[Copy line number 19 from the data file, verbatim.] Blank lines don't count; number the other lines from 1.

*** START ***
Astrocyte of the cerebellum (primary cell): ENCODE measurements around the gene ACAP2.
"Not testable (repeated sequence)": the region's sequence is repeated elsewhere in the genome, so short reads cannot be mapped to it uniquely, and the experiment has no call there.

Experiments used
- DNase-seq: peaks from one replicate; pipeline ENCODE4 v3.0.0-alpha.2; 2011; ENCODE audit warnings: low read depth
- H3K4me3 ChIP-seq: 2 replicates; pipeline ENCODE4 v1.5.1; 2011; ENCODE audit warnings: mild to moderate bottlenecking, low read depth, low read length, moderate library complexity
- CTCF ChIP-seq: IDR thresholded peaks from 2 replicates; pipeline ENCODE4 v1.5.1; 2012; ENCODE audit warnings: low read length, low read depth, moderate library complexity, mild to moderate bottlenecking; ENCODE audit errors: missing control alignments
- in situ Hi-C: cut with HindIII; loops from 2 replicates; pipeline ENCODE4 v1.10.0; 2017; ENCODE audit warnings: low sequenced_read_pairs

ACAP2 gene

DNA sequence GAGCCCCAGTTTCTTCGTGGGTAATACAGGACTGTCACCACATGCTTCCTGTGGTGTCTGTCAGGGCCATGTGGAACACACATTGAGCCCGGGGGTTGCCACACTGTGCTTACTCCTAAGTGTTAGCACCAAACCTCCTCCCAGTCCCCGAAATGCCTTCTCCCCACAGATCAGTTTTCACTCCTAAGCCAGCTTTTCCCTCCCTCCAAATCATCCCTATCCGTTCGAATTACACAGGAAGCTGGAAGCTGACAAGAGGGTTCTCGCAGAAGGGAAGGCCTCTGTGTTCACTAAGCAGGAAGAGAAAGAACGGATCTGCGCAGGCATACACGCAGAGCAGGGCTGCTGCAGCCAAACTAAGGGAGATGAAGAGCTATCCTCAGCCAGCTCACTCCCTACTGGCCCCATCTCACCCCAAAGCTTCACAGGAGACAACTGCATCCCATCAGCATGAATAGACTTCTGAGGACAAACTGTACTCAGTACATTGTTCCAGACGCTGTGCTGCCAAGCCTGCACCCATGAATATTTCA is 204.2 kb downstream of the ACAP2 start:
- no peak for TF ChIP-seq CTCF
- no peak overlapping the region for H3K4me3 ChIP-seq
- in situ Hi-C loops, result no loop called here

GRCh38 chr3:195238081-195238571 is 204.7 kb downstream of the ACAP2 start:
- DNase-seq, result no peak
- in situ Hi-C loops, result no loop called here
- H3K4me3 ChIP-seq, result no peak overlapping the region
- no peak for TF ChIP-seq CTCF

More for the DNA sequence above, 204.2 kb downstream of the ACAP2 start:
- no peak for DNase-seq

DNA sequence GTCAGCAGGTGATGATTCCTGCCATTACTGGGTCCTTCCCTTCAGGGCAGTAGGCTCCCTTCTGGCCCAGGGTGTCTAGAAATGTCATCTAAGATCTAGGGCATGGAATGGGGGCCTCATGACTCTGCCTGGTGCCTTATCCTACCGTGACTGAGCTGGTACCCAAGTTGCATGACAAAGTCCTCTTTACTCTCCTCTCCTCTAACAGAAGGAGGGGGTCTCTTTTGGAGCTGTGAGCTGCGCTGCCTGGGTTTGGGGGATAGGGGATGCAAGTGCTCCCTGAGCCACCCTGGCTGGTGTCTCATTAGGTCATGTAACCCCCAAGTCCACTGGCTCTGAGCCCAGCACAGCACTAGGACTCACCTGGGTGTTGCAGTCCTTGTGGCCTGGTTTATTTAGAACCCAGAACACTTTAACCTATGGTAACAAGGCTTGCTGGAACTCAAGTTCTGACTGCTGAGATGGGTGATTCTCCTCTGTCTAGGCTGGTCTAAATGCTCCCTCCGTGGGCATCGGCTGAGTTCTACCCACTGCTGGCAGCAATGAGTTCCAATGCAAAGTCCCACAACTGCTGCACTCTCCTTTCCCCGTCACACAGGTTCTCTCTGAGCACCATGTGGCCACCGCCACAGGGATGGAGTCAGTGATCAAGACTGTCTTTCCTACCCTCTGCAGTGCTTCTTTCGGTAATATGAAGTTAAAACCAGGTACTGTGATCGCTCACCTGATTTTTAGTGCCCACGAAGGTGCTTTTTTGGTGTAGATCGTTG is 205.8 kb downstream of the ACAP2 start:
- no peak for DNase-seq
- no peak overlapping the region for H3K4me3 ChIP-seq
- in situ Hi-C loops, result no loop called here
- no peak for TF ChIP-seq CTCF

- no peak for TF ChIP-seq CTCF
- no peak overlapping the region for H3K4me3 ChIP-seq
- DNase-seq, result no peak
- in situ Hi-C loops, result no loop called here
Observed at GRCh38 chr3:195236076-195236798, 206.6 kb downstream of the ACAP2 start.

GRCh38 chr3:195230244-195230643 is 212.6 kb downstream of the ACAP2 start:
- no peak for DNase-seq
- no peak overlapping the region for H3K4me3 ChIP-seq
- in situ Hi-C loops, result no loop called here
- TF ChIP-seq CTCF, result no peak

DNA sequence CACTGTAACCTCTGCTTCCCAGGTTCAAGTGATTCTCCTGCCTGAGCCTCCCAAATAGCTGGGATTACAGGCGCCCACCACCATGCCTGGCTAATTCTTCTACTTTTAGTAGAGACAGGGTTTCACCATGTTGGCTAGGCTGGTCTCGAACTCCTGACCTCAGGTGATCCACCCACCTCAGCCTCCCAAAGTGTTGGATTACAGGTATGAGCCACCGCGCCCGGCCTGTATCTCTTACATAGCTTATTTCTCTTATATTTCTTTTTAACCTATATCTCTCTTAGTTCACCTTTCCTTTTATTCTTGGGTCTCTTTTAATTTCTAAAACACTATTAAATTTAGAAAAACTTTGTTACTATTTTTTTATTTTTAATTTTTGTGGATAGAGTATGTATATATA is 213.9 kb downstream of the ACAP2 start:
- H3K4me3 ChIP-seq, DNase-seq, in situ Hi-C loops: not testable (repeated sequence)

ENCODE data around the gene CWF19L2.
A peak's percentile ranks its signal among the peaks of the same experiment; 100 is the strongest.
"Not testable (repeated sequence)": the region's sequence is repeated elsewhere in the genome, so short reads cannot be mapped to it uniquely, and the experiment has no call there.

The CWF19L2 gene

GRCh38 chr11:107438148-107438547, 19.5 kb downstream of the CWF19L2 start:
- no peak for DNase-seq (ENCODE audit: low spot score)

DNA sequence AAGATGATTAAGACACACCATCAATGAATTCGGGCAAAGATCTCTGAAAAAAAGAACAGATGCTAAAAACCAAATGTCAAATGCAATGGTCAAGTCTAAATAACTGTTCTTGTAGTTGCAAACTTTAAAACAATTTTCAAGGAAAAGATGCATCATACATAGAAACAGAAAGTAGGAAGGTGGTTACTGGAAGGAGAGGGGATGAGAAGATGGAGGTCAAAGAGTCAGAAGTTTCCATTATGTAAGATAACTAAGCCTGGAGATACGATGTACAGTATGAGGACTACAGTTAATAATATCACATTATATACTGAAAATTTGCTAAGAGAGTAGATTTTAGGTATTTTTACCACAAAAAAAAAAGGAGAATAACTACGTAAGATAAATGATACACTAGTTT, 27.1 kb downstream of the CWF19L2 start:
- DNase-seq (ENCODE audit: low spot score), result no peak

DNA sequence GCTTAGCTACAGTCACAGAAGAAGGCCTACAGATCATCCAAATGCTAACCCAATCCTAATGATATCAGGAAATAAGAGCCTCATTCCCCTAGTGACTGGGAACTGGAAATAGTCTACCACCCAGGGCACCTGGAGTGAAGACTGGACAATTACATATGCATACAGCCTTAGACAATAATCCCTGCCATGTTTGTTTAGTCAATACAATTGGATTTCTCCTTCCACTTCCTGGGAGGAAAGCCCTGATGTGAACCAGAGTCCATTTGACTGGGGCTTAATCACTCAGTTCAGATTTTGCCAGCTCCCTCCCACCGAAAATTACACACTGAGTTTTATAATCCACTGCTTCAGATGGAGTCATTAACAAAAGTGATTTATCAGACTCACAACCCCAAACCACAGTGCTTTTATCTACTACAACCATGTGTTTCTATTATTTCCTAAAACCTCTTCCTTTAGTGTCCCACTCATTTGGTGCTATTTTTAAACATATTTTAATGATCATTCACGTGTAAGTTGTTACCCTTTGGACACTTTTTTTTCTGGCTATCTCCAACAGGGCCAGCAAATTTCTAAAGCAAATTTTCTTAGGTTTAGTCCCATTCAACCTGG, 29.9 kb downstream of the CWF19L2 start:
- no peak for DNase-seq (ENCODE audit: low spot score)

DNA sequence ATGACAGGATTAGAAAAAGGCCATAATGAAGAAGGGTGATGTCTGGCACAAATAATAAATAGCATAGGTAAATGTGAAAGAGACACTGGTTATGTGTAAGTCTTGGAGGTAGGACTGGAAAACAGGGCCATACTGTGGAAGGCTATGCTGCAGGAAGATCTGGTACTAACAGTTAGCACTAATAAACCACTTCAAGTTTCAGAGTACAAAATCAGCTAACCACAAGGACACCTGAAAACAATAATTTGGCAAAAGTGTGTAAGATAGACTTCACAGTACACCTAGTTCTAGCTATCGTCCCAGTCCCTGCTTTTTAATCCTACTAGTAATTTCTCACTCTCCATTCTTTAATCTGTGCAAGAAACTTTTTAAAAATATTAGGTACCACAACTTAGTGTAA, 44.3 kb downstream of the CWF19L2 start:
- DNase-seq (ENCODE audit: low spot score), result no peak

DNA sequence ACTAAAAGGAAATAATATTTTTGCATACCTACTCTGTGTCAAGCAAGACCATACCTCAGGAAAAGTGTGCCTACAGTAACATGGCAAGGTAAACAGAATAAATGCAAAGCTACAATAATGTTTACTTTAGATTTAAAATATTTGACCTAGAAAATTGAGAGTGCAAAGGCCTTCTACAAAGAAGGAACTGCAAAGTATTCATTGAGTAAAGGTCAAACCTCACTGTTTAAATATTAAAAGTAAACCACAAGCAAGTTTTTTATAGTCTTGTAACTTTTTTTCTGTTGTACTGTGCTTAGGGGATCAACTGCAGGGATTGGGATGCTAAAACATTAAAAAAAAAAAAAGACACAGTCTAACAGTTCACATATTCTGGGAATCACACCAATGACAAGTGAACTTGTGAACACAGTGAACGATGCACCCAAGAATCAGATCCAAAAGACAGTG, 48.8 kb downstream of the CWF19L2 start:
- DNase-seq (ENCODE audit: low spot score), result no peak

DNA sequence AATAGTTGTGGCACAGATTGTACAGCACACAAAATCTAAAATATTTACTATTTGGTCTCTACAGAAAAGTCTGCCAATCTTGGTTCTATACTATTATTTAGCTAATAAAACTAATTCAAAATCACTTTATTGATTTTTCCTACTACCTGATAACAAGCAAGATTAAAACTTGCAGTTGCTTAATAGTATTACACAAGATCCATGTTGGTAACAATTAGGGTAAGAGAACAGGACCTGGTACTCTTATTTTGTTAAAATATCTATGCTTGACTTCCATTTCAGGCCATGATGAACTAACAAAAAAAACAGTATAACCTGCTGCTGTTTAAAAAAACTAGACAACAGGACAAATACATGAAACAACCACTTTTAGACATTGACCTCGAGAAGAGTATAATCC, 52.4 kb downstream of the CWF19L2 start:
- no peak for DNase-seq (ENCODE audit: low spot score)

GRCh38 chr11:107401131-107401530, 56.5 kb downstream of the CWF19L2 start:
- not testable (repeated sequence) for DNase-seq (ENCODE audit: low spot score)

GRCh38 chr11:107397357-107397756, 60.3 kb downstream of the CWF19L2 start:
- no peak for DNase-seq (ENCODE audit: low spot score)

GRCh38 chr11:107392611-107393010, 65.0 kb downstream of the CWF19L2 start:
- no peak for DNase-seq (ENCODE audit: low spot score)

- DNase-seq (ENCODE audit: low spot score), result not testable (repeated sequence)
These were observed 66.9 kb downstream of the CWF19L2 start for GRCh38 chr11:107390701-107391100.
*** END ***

- no peak for DNase-seq